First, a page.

giant wake-robin / giant trillium
Trillium chloropetalum
Melanthiaceae (formerly Liliaceae)

We only saw trilliums in two sections of our hike, one by the waterfall and the other down a heavily-shaded, steep ravine. I wish my last photo turned out better, but I'm posting it because I want to show the yellow center of this new shoot. It looked like the yellow spadix of calla lilies, but I suspect it was just the covering of what would end up being the dark purple parts. Can anyone help direct me to a website that illustrates the different parts of the trillium plant? And, like with star-lilies, this plant has been moved from the lily family to the false hellebore family.

ps 04/26/11 - I always like seeing what other people have in their neck of the woods, especially when I can compare and learn more about what is closer to me. Found this trillium post from Ohio, my ol' stomping grounds: Midwest Native Plants, Gardens, and Wildlife.

fairy fingers ~ 02/20/11 ~ Garland Ranch

It is thanks to fellow bloggers, like John Wall and Jim Johnson, who have helped me with fungal IDs, that I'm now not too afraid to take pics with hopes to properly identify them. Most online pics of this club and coral mushroom are bright white, but then again like the cauliflower mushroom I found at Jacks Peak, I think this fruiting body is a bit older. Oh, as an explanation of how I even know which oak is shown above, this is the branch that Andy and I married under before it broke off. We affectionately call this tree our wedding tree. As this tree dies, we've been amazed at how much life is growing on it. More to come from this tree...

California milkmaids
Cardamine californica

Um... oh boy, I got an eyeful as I tried to search for more information on this plant. Makes me wonder about the etymological relationship of the family name Brassicaceae with brassiere. I might add more information once I get the boobs out of my memory.

This plant is also known as bitter-cress or toothwort. There's a small section above the waterfall trail at Garland Ranch where I can always count on seeing this small white flower in February.

toyon ~ 02/20/11 ~ Garland Ranch

toyon / Christmas berry
Heteromeles arbutifolia

Despite their bright red berries, I've usually ignored this plant during hikes. Quite honestly, I prefer to look for pretty spring flowers. It's thanks to fellow blogger GretchenJoanna at Gladsome Lights and her comment a couple weeks back mentioning toyon. The common name strikes me as a bit funny; I keep thinking back to those Toyota commercials with people jumping in the air, since I have a couple friends with old, beat-up, red Toyota trucks - funny how the brain works. So, when we checked out the Garland Ranch Visitor Center for a little pre-hike pit stop and to check out the current blooms (they cut flowers and place ID tags for people to see what's currently blooming), the name toyon jumped out at me. They had samples of the red berries but not the white blooms. I'll be on the look-out for the white flowers later this summer. Sure enough, the worn out red berries weren't difficult to find. To help me find toyon blooms later, I made a mental note of the finely serrated leaves and the height of the shrubs. For more information, check out Las Pilitas Nursery.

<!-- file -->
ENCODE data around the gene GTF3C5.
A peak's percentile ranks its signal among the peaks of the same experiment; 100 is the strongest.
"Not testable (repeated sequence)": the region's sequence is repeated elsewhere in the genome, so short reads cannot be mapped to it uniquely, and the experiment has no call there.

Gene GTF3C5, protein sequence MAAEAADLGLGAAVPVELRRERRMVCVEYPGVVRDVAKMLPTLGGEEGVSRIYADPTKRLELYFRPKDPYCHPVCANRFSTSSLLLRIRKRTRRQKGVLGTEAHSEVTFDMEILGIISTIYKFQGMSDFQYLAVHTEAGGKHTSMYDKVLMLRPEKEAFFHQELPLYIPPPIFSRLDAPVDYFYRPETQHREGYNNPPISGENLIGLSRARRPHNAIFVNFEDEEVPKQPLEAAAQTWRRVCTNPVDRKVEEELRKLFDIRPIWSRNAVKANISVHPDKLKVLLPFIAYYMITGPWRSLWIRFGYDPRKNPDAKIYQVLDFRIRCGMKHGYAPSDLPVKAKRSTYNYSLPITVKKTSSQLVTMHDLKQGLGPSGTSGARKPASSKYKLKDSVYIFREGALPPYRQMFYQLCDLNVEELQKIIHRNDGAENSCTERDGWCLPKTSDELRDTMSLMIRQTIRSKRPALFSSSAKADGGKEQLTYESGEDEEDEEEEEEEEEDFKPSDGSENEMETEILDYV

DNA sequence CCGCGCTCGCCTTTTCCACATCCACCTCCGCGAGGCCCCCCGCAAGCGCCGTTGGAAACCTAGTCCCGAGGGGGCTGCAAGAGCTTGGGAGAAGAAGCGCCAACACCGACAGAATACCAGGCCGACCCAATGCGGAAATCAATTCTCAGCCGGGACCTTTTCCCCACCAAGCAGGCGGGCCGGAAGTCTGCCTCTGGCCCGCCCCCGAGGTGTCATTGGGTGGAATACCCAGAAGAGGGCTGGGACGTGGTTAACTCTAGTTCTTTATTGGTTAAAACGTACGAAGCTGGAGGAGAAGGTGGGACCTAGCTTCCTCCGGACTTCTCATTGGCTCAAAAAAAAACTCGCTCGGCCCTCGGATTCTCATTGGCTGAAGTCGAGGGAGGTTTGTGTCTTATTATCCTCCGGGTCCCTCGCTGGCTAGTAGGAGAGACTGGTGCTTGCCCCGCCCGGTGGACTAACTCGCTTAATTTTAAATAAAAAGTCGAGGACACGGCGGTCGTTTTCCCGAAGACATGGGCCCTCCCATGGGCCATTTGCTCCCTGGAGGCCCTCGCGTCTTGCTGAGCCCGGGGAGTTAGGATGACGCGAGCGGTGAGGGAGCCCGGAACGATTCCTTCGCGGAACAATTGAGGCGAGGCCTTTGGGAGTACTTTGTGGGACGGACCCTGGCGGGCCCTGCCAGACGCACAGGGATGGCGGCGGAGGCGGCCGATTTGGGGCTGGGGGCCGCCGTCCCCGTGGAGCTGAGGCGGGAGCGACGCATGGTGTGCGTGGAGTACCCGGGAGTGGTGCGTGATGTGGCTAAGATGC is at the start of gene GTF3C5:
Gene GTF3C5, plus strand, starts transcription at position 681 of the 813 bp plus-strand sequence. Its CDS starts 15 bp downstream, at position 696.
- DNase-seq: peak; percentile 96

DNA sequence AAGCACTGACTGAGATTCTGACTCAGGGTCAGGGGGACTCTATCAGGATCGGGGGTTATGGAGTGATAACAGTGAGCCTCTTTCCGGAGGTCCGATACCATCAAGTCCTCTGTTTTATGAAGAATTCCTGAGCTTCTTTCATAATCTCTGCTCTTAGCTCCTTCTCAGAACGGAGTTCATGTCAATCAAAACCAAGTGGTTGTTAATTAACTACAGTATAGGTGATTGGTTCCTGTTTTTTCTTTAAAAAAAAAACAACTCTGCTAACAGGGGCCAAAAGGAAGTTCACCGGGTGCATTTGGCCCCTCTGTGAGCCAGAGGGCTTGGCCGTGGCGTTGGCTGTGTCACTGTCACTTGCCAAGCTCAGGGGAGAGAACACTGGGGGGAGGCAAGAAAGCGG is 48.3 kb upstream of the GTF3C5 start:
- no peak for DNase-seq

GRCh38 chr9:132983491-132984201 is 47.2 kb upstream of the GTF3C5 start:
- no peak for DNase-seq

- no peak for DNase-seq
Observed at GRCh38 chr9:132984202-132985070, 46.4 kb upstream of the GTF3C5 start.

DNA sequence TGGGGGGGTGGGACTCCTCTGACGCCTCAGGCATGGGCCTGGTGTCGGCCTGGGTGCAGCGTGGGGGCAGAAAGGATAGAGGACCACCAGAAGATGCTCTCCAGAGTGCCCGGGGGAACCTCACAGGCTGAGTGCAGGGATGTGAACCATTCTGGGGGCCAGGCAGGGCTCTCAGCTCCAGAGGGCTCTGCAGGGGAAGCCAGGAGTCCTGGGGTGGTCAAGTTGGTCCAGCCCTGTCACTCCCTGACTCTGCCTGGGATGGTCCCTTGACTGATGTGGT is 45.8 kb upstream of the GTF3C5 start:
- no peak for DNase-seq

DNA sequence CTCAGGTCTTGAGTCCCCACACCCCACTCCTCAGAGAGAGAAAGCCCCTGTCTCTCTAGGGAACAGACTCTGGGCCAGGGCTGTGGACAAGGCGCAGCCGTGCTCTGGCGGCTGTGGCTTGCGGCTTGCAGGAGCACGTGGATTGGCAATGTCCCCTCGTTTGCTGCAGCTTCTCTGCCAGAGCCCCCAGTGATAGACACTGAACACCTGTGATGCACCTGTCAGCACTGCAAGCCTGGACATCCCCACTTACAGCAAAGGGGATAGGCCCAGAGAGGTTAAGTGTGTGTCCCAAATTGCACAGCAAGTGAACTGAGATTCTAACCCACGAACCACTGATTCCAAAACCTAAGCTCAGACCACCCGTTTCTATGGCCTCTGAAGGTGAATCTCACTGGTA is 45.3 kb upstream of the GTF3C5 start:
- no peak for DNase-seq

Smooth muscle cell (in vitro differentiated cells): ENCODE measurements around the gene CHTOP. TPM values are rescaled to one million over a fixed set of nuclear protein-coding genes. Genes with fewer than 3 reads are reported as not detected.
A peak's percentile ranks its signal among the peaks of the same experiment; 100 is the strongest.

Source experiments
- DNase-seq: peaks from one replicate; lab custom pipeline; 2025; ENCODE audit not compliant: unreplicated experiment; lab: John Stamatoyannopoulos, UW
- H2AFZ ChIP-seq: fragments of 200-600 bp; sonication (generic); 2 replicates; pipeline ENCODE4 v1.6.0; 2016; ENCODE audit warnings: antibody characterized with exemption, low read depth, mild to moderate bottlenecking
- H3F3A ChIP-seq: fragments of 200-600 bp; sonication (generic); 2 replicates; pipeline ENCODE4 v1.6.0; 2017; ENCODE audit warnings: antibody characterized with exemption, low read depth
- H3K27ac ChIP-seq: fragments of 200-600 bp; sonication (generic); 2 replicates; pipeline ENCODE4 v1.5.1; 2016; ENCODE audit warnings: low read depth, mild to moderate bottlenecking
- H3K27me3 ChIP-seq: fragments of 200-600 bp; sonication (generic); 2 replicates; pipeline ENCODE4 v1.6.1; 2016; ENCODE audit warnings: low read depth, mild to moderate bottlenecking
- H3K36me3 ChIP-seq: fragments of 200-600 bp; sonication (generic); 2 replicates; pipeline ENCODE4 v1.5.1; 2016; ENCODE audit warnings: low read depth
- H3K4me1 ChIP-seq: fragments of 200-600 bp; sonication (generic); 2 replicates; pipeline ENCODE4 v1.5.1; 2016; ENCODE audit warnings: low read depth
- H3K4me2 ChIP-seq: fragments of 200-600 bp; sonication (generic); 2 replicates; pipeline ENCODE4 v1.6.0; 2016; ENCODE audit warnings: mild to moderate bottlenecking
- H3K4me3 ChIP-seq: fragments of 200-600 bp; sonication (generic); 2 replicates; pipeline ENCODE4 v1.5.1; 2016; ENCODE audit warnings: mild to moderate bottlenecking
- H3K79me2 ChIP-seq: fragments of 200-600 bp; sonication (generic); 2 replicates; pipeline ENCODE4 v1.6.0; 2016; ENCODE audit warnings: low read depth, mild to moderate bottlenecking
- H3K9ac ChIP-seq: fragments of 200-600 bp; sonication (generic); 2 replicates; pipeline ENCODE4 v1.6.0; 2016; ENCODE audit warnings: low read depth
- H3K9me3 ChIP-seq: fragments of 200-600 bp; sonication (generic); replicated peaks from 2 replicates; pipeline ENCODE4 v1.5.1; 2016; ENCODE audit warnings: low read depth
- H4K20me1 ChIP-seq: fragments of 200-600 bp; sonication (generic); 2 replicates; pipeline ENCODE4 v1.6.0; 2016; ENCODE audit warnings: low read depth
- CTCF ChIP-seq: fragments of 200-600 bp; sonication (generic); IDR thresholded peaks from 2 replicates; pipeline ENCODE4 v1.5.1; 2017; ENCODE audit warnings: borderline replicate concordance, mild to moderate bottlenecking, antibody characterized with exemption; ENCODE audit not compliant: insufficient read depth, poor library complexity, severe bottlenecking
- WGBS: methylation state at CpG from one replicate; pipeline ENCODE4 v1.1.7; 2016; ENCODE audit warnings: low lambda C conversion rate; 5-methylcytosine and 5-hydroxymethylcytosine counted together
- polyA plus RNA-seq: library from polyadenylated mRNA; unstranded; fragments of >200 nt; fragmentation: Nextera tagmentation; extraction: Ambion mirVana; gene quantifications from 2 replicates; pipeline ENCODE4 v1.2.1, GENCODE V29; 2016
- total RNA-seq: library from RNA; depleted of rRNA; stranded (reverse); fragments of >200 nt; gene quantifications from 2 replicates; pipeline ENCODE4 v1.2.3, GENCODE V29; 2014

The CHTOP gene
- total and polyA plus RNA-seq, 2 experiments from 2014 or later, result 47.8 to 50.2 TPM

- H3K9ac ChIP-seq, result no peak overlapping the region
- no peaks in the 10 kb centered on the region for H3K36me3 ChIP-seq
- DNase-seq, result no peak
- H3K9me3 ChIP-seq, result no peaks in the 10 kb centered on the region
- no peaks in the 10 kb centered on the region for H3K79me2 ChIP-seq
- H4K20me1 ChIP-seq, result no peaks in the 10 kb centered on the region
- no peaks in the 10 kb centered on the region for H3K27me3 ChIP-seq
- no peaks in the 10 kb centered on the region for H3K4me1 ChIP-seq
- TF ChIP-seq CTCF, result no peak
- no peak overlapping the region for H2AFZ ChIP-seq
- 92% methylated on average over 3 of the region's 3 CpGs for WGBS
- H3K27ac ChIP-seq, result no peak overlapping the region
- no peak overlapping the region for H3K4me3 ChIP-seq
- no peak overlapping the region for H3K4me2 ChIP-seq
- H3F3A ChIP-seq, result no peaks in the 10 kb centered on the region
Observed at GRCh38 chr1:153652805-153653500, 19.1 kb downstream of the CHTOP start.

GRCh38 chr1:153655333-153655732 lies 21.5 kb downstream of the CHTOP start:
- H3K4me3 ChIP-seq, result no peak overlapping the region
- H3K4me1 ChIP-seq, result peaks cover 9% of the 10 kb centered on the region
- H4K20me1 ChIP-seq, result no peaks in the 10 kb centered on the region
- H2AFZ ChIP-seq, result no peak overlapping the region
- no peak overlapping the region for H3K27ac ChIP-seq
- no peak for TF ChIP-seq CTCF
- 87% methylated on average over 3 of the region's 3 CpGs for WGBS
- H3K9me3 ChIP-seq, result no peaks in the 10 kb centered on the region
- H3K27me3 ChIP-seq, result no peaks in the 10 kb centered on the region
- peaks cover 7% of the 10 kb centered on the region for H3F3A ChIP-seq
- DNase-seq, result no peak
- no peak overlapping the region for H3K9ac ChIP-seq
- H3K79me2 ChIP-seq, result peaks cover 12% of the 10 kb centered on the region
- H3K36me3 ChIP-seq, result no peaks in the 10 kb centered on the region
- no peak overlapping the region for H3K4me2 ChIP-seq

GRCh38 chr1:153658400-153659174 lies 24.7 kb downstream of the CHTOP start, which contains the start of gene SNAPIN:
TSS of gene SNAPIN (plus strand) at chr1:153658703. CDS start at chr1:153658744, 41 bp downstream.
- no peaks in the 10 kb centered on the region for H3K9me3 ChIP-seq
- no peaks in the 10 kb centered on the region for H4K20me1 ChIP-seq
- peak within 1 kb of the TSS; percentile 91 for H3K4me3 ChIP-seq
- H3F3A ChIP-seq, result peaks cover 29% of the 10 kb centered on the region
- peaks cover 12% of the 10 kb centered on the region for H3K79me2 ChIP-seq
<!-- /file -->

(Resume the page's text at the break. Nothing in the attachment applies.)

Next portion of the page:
wedding tree ~ 02/20/11 ~ Garland Ranch

wedding tree

posted 03/02/11 - No, it wasn't our anniversary when we visited this tree back on February 20, 2011. That was the first sunny day after a week of nonstop rain and we wanted to take full advantage of the nicer weather and get outside. I'll admit I'm a bit sad to see this magnificent tree decline. Other valley oaks (Quercus lobata) were already sprouting new leaves, so I suspect this tree may not have much to show anymore in terms of its own growth. Andy was kind enough to point out to me that the dead branches are now supporting a variety of life, including numerous fence lizards, an unknown nest (shown in the first pic), and numerous fungi, mosses, and lichen. It's the cycle of life. I'm sure we'll visit our tree again come April 8th.